Berberine vs Metformin for Prediabetes and Mild Diabetes
Dr. Friedman has extensive experience with treating patients with diabetes at his county job. He is always looking for new agents to help control people’s diabetes as well as prevent people from getting diabetes, and he actually found a new agent for this that is actually quite old. This supplement is called berberine. Berberine is a Chinese herb that comes from the Coptis chinensis French herb, which has been used in China to treat diabetes for thousands of years. Berberine is available on Amazon or health food stores.
Diabetes and prediabetes are defined by a blood test called a hemoglobin A1c, which is often called A1c for short. An A1c of 5.6 or less is normal. An A1c between 5.7 and 6.4 is prediabetes, and an A1c between 6.5 and greater is diabetes. Dr. Friedman often treats people with prediabetes with different agents to help prevent them from going on to true diabetes.
The first drug conventionally used for both diabetes and prediabetes is called metformin. Metformin is a very effective drug and lowers hemoglobin A1c, helps with some weight loss and helps prevent cancers. However, metformin has a lot of gastrointestinal side effects including nausea, diarrhea, bloating, and gas. These appear to be worse in people that are consuming a large amount of carbohydrates, and are fairly common. Dr. Friedman came upon a paper published in the journal Metabolism in 2008 from a Chinese group looking at berberine versus metformin in patients with type 2 diabetes. This paper did find that berberine had a similar effect on controlling A1c, fasting and postprandial blood glucose levels as does metformin. For example, the A1c with berberine went from 9.5 to 7.5, which is quite an impressive drop. These were newly diagnosed patients with type 2 diabetes. In the second part of this paper, berberine was added on to common diabetes agents including metformin and also was found to lower A1c and fasting and postprandial blood glucose levels when it was added on. In other words, the effects of berberine and metformin were additive. Insulin resistance assessed using a calculation called HOMA-IR also went down with berberine. Therefore, it seems likely that berberine works by decreasing insulin resistance. Like metformin, berberine effects the AMPK system that Dr. Friedman is studying in mice in his lab. Interesting, both total and LDL cholesterol decreased on berberine but not on metformin. Overall, this paper showed that berberine was well tolerated with no effect on liver function tests. There was a significant amount of gastrointestinal side effects including diarrhea, constipation, flatulence, and abdominal pain. These were similar or less than that of metformin.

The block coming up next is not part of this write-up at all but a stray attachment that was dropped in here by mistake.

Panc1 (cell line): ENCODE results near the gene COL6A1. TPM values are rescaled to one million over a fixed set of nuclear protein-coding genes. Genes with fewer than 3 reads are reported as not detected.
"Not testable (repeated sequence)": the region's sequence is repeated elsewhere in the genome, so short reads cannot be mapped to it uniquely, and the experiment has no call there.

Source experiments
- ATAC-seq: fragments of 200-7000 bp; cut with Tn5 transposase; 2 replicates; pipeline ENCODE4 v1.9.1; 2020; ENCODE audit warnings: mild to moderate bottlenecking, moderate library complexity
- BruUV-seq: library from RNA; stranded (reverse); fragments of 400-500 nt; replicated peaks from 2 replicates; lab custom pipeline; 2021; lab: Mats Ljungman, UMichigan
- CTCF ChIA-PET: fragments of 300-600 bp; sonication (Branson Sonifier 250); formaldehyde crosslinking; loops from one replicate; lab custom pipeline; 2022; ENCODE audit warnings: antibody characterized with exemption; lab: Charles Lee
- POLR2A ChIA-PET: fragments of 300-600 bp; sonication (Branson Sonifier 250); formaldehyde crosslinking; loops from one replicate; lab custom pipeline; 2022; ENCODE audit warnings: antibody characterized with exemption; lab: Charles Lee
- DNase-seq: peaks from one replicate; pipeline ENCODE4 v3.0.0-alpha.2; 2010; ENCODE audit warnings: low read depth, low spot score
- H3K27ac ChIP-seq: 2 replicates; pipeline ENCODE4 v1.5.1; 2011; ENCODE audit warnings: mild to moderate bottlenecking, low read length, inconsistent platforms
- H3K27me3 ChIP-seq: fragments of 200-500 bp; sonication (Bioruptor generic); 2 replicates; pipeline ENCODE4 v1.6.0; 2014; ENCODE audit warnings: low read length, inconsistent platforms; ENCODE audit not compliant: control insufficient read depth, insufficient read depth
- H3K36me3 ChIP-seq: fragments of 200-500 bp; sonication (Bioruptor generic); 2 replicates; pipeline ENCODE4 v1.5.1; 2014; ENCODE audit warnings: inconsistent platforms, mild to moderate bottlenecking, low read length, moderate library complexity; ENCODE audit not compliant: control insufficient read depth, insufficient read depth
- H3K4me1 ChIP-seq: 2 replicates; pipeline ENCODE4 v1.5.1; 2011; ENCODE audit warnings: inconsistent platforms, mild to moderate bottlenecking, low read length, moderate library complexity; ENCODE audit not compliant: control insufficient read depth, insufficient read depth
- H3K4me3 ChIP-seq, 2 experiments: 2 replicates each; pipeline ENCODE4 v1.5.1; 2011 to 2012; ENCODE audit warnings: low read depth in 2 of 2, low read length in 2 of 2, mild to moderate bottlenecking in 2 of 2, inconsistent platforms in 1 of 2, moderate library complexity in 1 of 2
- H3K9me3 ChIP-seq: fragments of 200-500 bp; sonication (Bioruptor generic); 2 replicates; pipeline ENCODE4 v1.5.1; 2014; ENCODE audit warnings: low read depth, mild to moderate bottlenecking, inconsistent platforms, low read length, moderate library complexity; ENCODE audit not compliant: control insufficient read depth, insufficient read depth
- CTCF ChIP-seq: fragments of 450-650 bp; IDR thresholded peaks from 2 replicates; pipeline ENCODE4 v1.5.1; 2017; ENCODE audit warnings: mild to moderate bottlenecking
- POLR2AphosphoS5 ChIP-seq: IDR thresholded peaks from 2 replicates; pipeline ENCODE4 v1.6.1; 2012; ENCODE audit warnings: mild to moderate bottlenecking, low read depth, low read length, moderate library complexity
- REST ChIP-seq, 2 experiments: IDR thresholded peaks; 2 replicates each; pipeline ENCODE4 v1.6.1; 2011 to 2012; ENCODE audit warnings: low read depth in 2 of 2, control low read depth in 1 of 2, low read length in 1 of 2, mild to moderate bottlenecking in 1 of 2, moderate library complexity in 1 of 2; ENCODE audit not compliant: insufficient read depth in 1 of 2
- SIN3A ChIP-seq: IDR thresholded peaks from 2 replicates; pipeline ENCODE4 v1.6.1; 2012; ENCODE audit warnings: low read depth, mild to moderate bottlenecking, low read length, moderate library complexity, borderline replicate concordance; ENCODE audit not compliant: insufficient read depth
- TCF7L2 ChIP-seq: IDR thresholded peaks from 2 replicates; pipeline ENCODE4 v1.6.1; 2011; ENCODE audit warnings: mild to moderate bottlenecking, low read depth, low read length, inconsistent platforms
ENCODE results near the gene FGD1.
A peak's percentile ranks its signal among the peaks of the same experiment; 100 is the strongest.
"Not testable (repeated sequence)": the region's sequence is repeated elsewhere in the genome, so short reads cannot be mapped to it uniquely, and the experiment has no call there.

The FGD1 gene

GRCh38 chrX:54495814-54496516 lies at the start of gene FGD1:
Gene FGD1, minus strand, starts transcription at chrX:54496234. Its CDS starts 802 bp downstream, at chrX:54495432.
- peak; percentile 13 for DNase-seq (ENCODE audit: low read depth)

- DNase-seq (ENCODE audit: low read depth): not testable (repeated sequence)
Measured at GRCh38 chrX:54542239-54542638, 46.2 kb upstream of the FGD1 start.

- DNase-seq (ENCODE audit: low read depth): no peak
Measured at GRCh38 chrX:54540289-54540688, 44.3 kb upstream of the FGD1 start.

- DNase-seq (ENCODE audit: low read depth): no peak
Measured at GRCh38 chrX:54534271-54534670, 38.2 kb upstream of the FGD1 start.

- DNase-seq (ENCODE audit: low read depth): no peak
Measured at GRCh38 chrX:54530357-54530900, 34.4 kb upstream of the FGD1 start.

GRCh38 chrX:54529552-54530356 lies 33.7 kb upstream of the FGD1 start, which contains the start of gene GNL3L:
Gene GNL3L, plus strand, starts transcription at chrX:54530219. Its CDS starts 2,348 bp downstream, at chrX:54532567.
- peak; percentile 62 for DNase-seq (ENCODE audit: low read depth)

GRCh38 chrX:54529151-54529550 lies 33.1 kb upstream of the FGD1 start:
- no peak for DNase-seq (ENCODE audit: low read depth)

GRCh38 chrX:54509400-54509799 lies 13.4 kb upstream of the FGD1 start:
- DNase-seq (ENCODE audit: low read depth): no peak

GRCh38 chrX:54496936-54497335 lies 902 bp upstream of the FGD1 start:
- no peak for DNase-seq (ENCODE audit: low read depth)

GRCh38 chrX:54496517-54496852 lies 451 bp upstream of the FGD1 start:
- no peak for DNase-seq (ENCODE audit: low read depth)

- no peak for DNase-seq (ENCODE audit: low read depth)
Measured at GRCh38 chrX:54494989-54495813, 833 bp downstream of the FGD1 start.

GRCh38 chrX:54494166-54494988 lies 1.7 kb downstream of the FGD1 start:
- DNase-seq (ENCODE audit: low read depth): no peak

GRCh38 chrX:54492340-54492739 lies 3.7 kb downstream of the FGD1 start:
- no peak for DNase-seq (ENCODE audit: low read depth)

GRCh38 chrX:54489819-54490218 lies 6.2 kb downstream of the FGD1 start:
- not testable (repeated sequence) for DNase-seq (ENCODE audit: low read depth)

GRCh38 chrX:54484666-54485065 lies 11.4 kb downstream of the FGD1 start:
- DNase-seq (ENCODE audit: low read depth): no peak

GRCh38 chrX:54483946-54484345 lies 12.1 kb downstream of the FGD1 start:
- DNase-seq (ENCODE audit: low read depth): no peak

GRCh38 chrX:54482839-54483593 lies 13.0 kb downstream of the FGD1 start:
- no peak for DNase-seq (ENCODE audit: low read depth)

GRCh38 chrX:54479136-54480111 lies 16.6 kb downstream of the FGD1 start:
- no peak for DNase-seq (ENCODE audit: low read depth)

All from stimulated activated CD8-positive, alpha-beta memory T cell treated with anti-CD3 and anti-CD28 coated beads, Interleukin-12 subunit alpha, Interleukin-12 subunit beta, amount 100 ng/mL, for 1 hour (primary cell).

Dr. Friedman experiences that berberine is quite well tolerated and probably better than metformin and works equally well if not better to lower the hemoglobin A1c in patients with prediabetes or early diabetes and also has the bonus of lowering cholesterol and has some anti-inflammatory and immune supporting properties. Dr. Friedman recommends a dose of 500 mg at either dinner or bedtime and that can go up to 500 mg twice a day with meals, depending on the effect needed. He usually does not go much higher than that dose, although 500 mg three times a day can be used.
For more information about Dr. Friedman’s practice or to schedule an appointment, go to www.goodhormonehealth.com or email us at firstname.lastname@example.org.